We’ve looked at dress, speech, and movement all of which builds into an idea of how people in our fictional worlds are expected to behave. It’s important to remember that our worlds should have expectations of the way characters should behave but that doesn’t mean it is how they behave. We may have a divide between the public and the personal or conformity and non-conformity or we may make different divisions but as soon as we have that gap between expectation and reality we have a conflict in our world.

Conflict can come from people trying and failing to conform to these standards, openly refusing to, or not fitting society’s idea of behaviour in anyway. We only have to look at the real world for examples of the conflict between cookie cutter grouping and the reality of being human. Presenting this conflict can make our stories more complex and give them a sense of reality whereas not showing this conflict can make our stories seem flat.

The reason stories without this conflict can seem flat is because it simply doesn’t ring true for many people who have experienced any form of discrimination. Nor does it ring true that everyone would fit into society’s expectations and if they don’t that no-one would comment on it. Whether right or wrong people have opinions and a tendency to express them so the idea that no-one would say anything about the person who stands out in the crowd feels wrong when people read it.

We’ve probably all met at least one person in our lives who thinks they’re always right and have to comment on everything, even things they know nothing about. In some parts of some societies it’s expected for people to behave that way and point out when people are wrong. A common theme in fiction is taking a person from a poor background and putting them amongst wealthy people and the interaction between the two. In British society it’s not unheard of for people of inherited wealth to complain about people who’ve come from a working class background having a lack of ‘good breeding’. This immediately tells something about that person and the attitudes of the society they grew up in. The mere fact they feel they’re entitled to say it tells us something about the place they’re in and their relation to it.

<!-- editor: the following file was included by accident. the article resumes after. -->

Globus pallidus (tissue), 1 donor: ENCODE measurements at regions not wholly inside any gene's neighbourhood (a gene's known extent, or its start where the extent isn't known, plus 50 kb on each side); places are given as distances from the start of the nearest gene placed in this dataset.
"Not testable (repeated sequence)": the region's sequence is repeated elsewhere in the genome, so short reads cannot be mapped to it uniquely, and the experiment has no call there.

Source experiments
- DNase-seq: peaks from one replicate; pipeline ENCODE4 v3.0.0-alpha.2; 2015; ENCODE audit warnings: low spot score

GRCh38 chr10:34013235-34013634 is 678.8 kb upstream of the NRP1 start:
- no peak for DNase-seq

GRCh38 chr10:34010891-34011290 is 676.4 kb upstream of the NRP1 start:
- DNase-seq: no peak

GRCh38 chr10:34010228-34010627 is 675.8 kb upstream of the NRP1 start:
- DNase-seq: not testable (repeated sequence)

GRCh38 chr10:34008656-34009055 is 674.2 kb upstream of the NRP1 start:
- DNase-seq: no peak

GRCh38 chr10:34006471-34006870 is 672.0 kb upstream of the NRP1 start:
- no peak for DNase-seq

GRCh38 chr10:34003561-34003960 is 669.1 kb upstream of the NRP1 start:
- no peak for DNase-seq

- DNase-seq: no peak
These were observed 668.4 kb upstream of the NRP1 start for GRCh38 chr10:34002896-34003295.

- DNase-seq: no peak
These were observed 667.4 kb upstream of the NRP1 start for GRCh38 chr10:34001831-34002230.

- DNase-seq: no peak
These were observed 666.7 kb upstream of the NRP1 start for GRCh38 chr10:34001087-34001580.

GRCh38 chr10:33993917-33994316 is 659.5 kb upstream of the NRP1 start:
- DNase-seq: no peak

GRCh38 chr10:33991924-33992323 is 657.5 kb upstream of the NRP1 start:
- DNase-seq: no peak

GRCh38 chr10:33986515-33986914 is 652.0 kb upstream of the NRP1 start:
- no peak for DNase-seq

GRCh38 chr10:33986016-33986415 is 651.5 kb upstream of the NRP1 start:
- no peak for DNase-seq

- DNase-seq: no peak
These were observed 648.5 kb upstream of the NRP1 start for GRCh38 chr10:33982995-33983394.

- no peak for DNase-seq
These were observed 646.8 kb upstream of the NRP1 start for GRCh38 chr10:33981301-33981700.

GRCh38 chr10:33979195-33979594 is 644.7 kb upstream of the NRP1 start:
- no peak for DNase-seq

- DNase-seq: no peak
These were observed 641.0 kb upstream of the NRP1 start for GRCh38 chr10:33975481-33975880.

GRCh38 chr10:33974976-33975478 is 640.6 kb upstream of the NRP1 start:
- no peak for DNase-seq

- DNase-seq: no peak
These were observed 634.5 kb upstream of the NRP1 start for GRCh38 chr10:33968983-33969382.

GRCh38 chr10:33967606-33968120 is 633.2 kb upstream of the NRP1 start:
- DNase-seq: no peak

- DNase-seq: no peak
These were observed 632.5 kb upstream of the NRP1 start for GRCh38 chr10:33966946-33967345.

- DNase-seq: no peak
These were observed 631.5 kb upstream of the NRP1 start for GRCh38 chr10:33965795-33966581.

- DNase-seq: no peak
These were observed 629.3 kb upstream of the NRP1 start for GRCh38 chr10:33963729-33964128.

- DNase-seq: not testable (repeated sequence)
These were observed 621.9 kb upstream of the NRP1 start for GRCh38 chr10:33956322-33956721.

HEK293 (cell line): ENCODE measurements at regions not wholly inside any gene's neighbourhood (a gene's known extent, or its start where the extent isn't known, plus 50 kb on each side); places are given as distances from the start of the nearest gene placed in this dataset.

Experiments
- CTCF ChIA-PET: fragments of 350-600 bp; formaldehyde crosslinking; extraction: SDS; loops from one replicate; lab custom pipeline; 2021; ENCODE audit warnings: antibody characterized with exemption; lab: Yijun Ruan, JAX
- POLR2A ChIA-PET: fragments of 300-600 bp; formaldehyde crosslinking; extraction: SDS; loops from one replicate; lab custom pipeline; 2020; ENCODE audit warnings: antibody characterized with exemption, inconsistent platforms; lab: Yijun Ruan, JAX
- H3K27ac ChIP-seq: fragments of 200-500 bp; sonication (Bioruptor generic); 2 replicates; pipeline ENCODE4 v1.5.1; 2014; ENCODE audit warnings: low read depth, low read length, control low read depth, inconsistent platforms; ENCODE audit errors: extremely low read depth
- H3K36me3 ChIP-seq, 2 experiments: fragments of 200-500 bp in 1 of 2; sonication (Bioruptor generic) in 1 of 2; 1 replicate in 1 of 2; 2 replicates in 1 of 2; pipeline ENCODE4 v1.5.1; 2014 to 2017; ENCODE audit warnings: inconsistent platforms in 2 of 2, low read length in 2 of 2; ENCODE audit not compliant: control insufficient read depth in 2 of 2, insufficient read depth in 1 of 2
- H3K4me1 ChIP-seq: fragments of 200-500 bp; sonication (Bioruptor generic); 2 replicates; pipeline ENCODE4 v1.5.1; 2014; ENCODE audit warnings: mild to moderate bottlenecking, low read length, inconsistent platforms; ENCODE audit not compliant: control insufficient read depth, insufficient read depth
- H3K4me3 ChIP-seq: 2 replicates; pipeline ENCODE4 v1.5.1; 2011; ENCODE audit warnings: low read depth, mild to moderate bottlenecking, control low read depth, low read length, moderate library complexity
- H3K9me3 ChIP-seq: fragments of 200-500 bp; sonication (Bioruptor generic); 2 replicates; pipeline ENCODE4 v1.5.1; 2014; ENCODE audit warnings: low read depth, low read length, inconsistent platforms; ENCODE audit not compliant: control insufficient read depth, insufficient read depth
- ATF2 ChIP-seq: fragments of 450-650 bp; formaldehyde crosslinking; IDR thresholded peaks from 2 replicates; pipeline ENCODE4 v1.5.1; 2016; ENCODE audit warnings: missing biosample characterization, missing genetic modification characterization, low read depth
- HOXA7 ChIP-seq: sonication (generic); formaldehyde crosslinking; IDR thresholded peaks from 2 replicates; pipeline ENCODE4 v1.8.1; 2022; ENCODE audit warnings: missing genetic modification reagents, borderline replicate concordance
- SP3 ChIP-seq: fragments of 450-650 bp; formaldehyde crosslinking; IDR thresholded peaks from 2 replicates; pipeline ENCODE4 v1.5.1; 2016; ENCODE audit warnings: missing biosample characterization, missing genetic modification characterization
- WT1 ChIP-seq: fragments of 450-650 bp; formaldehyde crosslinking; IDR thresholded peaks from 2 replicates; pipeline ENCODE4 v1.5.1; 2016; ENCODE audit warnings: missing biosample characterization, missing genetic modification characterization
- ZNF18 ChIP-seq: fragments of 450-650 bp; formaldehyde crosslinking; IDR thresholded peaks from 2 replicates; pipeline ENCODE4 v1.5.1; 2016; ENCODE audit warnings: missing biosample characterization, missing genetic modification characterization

What people say, how they dress, and move all builds into an image of the society we’re creating and the conflict they may have with that society.

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Published by Jesse

I'm a writer and academic specialising in fantasy fiction and creative writing theory. I'm allergic to pretentiously talking about fiction and aim to be unashamedly ‘commercial’. Surely all fiction is commercial anyway, or what’s the point in publishing it?

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